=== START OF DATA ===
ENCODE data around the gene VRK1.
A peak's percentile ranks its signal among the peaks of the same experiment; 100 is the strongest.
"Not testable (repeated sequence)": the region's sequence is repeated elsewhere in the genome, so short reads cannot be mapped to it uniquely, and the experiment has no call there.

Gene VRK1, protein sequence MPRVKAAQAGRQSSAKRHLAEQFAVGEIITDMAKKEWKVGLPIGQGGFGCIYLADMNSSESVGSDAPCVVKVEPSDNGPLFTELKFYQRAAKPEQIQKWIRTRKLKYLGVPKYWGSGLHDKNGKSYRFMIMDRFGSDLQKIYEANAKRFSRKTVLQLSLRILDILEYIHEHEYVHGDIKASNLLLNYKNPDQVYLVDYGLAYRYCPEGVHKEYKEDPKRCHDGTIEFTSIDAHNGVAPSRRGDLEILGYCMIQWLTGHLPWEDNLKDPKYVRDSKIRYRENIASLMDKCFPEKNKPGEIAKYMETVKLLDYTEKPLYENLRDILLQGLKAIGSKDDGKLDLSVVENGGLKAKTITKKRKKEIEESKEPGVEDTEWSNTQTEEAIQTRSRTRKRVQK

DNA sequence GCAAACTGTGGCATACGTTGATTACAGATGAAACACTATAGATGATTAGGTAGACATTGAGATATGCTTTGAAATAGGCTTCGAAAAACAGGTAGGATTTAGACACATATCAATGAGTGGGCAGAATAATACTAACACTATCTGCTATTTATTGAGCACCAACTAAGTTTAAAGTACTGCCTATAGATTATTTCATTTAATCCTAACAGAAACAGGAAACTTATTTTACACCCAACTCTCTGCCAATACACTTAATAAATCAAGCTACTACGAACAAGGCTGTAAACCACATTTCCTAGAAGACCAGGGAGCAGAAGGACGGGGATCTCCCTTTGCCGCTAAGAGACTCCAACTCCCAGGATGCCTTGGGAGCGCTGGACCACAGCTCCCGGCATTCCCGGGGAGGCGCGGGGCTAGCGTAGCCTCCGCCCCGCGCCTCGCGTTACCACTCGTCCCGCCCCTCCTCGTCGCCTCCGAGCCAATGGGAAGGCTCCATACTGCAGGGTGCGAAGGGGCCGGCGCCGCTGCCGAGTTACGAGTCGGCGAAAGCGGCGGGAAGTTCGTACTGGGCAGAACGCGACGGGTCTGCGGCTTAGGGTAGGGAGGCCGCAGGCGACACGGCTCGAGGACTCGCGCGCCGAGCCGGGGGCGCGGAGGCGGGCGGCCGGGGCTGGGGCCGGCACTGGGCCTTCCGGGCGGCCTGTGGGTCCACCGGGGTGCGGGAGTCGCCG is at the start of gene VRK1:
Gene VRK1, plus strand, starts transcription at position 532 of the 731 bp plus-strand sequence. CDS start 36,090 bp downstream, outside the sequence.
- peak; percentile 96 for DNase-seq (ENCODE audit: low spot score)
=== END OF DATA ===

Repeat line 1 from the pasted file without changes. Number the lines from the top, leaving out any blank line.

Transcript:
ENCODE data around the gene VRK1.